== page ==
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Hofea i. 19, 20. Joel ii. 26, 27, and c. iii. 20 Amos ix. 15. Zeph. iii. 15.) as if they strove who should set it forth the most.

This Note and Title of Perpetuity, takes away all those Answers and Pretences which some are wont to make, that this Restitution has already been made in past Times; for certainly past things upon that very Account can never be perpetual. Whatever happy Days, or lucid Intervals the Israelites have had, they are now expired. We may properly stile them lucid Intervals; since they were transitory and uncertain : And that they are now expired the present forrowful and laborious State of the Fews (who are like a desolate People, only not entirely deserted) fufficiently demonstrates.' Nor is it only now, or of late Years, that the Jews suffer these Afflictions, but they have endured these Tribulations and Calamities for many Ages, almost ever, since the Days of our Saviour, and are yet encompassed by them. No Deliverance of the Jews has hitherto been perpetual ; after their Return from Babylon they suffered the most dilmal Calamities under Antiochus Epiphanes, and the Kings of Syria who succeeded him. They were then spoiled of their Possessions as well sacred as temporal, and harassed by daily Wars. Afterwards they were reduced by the Romans to the last Degree of Misery, and from the time that their Temple and Government were pulled in Pieces they have been dispersed, and wander about the World like forlorn Exiles. . The History of the Ifraelites is like a Picture diversified with various Figures, some are of a joyful and others of a sorrowful Nature. But hicherto the forrowful ones have taken up the greater Part. Now if a future perpetual Rest was ever promised them, there yet remains, as the Apostle [peaks, a Rest for she People of God.

These

These Tokens and Characters seem to me fufficient to delineate the Time of this Redemption of Ifrael, so as to distinguish from all those which are past. I Mall make no particular Calculations as to future Times, nor am I desirous of knowing the Seasons which the Father hath put in his own Power; but as far as I can perceive, this bright Day has not yer risen on Ifrael, nor do I suppose it is very near at hand. Alas! the Jews have not as yet fufficiently suffered for their Crime in killing the Messiah; they have not as yet atoned for that Offence. And tho' they have suffered many Calamities they have not yet suffered such great Evils as Moses their Prophet and ours foretold they should. Peruse the twenty eighth Chapter of Deuteronomy, where he denounces all sorts of Calamities against the degenerate and rebellious Jews; and some of them, which he describes (from the forty second Verse) seem to be such dreadful Disasters as did not befal the Fews till after our Saviour's time.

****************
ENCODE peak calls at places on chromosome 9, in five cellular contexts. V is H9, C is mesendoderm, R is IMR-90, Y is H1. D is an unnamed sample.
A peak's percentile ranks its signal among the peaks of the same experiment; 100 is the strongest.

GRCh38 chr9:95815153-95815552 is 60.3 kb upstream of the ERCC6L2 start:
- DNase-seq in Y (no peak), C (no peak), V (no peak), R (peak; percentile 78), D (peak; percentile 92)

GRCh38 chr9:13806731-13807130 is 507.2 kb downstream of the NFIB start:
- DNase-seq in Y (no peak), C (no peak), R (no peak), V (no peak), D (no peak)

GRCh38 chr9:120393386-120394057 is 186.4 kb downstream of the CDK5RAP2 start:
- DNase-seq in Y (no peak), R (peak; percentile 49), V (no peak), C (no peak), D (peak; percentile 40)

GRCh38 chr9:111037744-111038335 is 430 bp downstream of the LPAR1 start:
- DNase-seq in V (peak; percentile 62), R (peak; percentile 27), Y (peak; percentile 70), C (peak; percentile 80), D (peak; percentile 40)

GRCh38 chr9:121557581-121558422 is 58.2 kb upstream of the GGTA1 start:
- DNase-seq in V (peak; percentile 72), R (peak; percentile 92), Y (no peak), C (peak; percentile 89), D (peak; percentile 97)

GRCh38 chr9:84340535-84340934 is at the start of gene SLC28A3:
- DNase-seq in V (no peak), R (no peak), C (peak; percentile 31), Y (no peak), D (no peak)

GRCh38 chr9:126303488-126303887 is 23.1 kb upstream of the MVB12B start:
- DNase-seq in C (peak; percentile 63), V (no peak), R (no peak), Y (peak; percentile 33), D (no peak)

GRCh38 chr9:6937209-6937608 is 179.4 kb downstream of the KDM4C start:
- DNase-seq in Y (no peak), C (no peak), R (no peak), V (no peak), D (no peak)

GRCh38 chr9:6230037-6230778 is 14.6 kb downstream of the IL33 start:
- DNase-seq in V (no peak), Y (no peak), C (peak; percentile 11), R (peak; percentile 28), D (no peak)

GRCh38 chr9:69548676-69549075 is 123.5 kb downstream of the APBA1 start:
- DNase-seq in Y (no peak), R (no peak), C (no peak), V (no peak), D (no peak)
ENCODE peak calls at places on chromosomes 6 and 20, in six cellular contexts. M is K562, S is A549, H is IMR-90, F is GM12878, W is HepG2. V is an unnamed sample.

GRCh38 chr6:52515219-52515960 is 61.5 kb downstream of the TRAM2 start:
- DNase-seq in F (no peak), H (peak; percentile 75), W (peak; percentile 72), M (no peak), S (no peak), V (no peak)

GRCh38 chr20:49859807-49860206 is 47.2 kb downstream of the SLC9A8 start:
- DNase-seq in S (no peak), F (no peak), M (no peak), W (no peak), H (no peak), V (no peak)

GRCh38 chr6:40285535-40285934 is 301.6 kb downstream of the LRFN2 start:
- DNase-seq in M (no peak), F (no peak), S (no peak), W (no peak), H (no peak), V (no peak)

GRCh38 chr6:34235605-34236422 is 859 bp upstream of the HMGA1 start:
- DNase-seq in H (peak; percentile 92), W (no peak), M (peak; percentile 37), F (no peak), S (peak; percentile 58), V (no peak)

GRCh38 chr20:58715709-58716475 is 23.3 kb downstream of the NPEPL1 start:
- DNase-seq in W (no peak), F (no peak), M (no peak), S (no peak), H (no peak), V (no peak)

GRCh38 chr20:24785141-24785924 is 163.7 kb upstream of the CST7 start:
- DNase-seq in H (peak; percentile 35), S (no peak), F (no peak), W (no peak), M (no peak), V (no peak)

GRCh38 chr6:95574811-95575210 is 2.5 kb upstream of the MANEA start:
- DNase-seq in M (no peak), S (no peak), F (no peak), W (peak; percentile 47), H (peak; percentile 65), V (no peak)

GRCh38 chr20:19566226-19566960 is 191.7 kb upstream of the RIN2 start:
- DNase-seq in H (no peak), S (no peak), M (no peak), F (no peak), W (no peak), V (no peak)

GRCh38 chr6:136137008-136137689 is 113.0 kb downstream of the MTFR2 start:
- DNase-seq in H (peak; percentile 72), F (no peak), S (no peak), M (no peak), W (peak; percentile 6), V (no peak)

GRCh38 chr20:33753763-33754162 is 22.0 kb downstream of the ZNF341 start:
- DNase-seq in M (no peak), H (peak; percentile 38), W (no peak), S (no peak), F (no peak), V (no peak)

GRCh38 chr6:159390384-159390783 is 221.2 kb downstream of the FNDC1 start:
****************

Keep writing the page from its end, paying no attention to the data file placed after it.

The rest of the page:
. He mentions a Nation which was to come from far, even from the Ends of the Earth, of an inknown Tongue, and who should be fierce and rapacious as an Eagle, and lay all things waste. And then he foretels a close and bloody Siege, in which the besieged should feed on human Flesh, and eat their infant Sons and Daughters. And afterwards he mentions many and wonderful Plagues to be inflicted on them and their Seed: And that their Number would be diminished by many Accidents : And that when they were dispersed thro' other Countries they should be compelled to worship new Gods, such as were entirely unknown to themselves and their Fathers. And lastly, he foretels that their Lives would be disturbed, dubious and uncerrain.

We

We have before observed, that the Jews suffered many Evils before the time of Christ, but these Calamities which we just now recited, and are so peculiarly distinguished, did not I believe take Place before the Deftru&ion of Jerusalem, and those forrowful times of the Jews which followed it. First by the Romans who raged against them with Slaughters, Devastations, and the utmost Barbarity : And afterwards by the Christians who were indeed justly exasperated by reason of the Murder of the Messiah, and repeated Calumnies and Provocations ; yet they often treated them hardly, not so much for the sake of Piety, as Gain, that they might seize upon their possessions. Many Authors, as well Fews as Christians, have given us a melancholy History of the Jewish Affairs, ever since the time of Christ, which it will be very proper for those to peruse who are desirous to know more of these Affairs, and how they went on in every Age; they will then be sensible that these Calamities exceeded all which happened before the times of Christ, and exa&ly answer to the Descriptions of Mofes.